Sci-News Roundup June 18 - June 24, 2022
General Interest  Cosmos   Innovation   Health  Nature  Environment  Climate

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CNN Health, June 20, 2022
The safety data from Moderna and Pfizer, vetted by the FDA and CDC, found potential side effects were mostly mild and short-lived.

Science Daily, June 16, 2022
More than two years after the COVID-19 pandemic erupted, scientists have become increasingly aware of a group of patients -- so-called 'long haulers' -- who remain plagued by a combination of symptoms long after the infection passes. In a new study, researchers describe their findings related to their multidisciplinary clinical work in this area.

Washington Post, June 13, 2022
The upheaval is being felt in hospitals and labs. Doctors are rethinking routines, including keeping preventive shots on hand into the spring and even summer.


Orion, Summer 2022 (marvelous!)
Karen Vaughan's art celebrates soils, connecting people with a material that’s always underfoot but too often unnoticed.

Aeon, June 17, 2022
Linear B has yielded its secrets, but Linear A remains elusive. Can linguistic analysis unlock the meaning of Minoan script?

Deutsche Welle, June 20, 2022
Developing countries are increasingly calling on richer nations to share the profits from discoveries based on their rich biodiversity. As talks get underway in Nairobi, DW takes a closer look at the issue of bio-piracy.

Quanta, June 15, 2022
Physicists have solved a key problem of robotic locomotion by revising the usual rules of interaction between simple component parts.

New Scientist, June 15, 2022
The true nature of time continues to elude us. But whether it is a fundamental part of the cosmos or an illusion made in our minds has profound implications for our understanding of the universe.

Public Understanding of Science (PUS) Blog, June 14, 2022
We encounter science in numerous daily situations and are expected to make decisions on issues such as health, nutrition, vaccination and more. The results of this study suggest K–12 education has been insufficient in supporting students to develop important scientific reasoning skills that are necessary in modern life.


Cosmos, June 16, 2022
When it comes to astronomical events, the solstices and equinoxes are some of the most important to human cultures around the world and throughout history.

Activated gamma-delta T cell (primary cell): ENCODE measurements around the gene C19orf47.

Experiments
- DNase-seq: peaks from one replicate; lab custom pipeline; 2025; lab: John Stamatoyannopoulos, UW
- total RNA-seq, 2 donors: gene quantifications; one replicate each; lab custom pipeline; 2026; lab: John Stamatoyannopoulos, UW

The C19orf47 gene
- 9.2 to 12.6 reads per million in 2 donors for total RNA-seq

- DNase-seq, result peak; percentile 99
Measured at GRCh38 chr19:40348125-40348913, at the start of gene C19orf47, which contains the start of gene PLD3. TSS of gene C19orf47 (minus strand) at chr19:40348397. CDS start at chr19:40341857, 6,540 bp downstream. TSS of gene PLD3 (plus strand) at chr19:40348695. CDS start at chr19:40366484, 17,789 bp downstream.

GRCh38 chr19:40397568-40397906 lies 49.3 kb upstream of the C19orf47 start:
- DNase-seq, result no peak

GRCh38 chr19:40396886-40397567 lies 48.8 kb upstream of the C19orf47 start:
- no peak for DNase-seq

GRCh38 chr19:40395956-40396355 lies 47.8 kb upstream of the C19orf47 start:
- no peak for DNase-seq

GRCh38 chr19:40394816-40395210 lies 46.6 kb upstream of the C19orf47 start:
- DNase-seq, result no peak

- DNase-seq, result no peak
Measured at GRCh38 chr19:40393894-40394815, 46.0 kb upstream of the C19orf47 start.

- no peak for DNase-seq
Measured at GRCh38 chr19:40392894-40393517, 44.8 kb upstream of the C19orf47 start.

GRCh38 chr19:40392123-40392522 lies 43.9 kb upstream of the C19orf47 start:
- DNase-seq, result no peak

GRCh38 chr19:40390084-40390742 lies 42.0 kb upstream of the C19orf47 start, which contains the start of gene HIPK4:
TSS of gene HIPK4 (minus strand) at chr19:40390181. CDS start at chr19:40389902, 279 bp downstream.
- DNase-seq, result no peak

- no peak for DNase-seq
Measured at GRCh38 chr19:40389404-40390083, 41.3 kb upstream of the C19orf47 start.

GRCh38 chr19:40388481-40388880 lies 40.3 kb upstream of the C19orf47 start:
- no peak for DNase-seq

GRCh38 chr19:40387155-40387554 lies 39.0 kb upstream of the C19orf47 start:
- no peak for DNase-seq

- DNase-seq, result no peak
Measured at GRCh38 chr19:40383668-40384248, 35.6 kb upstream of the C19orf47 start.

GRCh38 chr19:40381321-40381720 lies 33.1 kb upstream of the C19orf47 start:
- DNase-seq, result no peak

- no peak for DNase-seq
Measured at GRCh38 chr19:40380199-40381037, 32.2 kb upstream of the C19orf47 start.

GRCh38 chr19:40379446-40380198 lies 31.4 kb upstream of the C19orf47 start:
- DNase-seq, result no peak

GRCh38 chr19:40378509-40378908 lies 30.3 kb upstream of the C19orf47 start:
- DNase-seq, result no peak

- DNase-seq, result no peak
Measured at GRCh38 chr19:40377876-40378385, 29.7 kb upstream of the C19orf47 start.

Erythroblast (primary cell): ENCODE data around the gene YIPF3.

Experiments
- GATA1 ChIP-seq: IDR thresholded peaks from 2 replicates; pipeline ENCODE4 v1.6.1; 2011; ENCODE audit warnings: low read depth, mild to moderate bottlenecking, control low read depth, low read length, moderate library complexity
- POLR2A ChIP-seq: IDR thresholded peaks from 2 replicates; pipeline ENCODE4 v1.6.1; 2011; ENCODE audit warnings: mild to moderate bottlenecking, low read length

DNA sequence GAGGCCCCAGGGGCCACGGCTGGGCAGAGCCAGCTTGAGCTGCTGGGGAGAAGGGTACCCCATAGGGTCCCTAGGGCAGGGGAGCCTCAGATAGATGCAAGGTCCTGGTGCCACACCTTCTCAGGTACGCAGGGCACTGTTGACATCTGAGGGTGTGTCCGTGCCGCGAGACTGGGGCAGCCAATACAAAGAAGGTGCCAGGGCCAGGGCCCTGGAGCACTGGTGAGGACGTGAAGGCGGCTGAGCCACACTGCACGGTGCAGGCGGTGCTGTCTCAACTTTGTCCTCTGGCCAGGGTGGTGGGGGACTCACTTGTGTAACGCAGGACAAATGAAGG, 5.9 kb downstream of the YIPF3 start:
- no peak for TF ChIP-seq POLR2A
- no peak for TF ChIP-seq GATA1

Universe Today, June 19, 2022
The new observations suggest that the adolescence of normal galaxies may be more rambunctious than previous models suggest.

EurekAlert!, June 16, 2022
University of Arizona astronomers have identified five examples of a new class of stellar system. They're not quite galaxies and only exist in isolation.

Science Daily, June 17, 2022
The Gaia Data Release 3 on June 13 revolutionizes our knowledge of the Solar System and the Milky Way and its satellite galaxies.

Physics Today
Nearly a decade of collisions and a decade of analysis yield the fundamental particle’s mass with the highest precision to date.


Nature, June 20, 2022
Artisanal fishing can improve livelihoods, boost nutrition and strengthen food systems, but fishers’ input is needed at local, national and global levels.

Phys.Org, June 20, 2022
The development could pave the way for new light-based devices that could lead to faster, cheaper and more reliable Internet, and as the foundation for many future technologies.

TechXplore, June 21, 2022
Climate change is causing the global wind resource to diminish in the 21st century. At the same time, the technical properties of wind turbines are steadily improving.

The Guardian, June 17, 2022
Maui is a hub for GMO research but Indigenous farmers are trying to bring back the abundant and thriving landscapes of their ancestors.

The Hill, June 20, 2022
The solution can be sprayed directly onto foods, protecting them from both disease-causing microorganisms and from damage in transportation.

Science Daily, June 17, 2022
Commercially available transparent face masks allow for the perception of facial expressions while suppressing the dispersion of respiratory droplets that spread the SARS-CoV-2.


Cosmos, June 16, 2022
It may be time to get out your walking poles.

Eat Right, June 16, 2022
Research suggests that improved memory is just one of many brain-boosting benefits associated with eating more fish.

Inside Climate News, June 16, 2022